A Dying Breed.doc - A Dying Breed Lynsey Addario for The New York Times Herd Extinct The Ankole cow could disappear within 50 years By ANDREW RICE

A Dying Breed.doc - A Dying Breed Lynsey Addario for The...

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A Dying Breed Lynsey Addario for The New York Times Herd Extinct: The Ankole cow could disappear within 50 years. By ANDREW RICE Published: January 27, 2008 GERSHOM MUGIRA COMES from a long line of cattle-keepers. His people, the Bahima, are thought to have migrated into the hilly grasslands of western Uganda more than a thousand years ago, alongside a hardy breed of longhorns known as the Ankole. For centuries, man and beast subsisted there in a tight symbiotic embrace. Mugira’s nomadic ancestors wandered in search of fresh pasture for their cattle, which in turn provided them with milk. It is only within the last few generations that most Bahima have accepted the concept of private property. Mugira’s family lives on a 500-acre ranch, and one sunny day in November, the wiry 26-year-old showed me around, explaining, with some sadness but more pragmatism, why the Ankole breed that sustained his forebears for so many generations is now being driven to extinction. Skip to next paragraph Enlarge This Image
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A first-generation crossbreed: Ankole cow bred with Holstein. Enlarge This Image Lynsey Addario for The New York Times Ankoles play an important role among Uganda’s pastoral people, but they produce much less milk than imported breeds. As we walked down the sloped valley path that led to a watering hole, we found a few cows lolling beneath a flat-topped acacia. They looked like the kind of cattle you might encounter in Wisconsin: plump and hornless creatures with dappled black-and-white coats. Mugira, a high- school graduate, was wearing a pair of fashionably baggy jeans and spiffy white sneakers. To a modern African like himself, he said, the most desirable cattle were the American type: the Holsteins. In recent decades, global trade, sophisticated marketing, artificial insemination and the demands of agricultural economics have transformed the Holstein into the world’s predominant dairy breed. Indigenous animals like East Africa’s sinewy Ankole, the product of centuries of selection for traits adapted to harsh conditions, are struggling to compete with foreign imports bred for maximal production. This worries some scientists. The world’s food supply is increasingly dependent on a small and narrowing list of highly engineered breeds: the Holstein, the Large White pig and the Rhode Island Red and Leghorn chickens. There’s a risk that future diseases could ravage these homogeneous animal populations. Poor countries, which possess much of the world’s vanishing biodiversity, may also be discarding breeds that possess undiscovered genetic advantages. But farmers like Mugira say they can’t afford to wait for science. And so, on the African savanna, a competition for survival is underway. Mugira was just about to tell me what made the Holsteins so valuable when suddenly, Dr. Grace Asiimwe, a veterinarian and my guide through western Uganda’s ranchlands, shouted, “The Ankoles are coming!” In the distance, I glimpsed a bobbing line of white horns swooping down the hillside. Without a word, Mugira dashed down the dirt path, hopped over a fallen tree branch and disappeared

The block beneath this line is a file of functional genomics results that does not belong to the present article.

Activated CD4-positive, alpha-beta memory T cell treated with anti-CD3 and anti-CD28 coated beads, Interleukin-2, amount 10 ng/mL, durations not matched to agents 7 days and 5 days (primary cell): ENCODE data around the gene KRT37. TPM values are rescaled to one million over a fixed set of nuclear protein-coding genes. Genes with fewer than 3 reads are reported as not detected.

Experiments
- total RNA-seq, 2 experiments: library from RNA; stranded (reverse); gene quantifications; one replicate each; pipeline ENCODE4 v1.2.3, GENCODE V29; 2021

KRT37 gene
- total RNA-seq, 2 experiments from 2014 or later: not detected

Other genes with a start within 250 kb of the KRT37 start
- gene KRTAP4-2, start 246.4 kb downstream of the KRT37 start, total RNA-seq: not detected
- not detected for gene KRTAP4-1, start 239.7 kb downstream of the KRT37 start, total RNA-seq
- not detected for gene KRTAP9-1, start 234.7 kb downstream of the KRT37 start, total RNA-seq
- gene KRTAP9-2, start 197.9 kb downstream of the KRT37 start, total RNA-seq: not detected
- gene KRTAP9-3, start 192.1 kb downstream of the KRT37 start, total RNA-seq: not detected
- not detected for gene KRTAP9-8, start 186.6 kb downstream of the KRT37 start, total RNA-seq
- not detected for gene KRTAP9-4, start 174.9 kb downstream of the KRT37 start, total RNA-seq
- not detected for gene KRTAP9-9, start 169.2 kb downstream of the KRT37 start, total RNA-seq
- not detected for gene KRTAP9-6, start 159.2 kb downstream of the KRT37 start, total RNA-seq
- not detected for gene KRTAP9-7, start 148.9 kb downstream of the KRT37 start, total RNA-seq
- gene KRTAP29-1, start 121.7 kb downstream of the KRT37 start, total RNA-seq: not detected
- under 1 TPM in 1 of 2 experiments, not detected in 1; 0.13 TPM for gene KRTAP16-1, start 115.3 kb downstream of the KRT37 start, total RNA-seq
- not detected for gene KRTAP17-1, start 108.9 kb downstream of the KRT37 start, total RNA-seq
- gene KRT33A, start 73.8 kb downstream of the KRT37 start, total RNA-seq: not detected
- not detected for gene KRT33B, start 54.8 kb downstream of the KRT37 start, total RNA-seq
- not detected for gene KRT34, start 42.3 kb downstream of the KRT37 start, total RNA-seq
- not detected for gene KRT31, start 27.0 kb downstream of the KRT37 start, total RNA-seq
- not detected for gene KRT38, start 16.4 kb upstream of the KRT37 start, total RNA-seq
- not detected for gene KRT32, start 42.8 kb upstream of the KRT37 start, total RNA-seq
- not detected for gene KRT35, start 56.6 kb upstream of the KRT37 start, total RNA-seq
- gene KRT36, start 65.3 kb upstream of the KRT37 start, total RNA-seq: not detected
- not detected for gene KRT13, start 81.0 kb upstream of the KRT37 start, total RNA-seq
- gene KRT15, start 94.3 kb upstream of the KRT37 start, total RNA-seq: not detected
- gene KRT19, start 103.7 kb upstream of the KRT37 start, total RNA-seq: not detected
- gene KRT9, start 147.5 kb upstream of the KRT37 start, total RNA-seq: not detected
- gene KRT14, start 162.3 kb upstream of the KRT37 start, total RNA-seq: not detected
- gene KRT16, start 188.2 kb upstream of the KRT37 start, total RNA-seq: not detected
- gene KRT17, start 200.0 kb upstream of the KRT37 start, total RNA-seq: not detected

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around the side of a huge weed-covered anthill. “He has to keep them separated,” Asiimwe told
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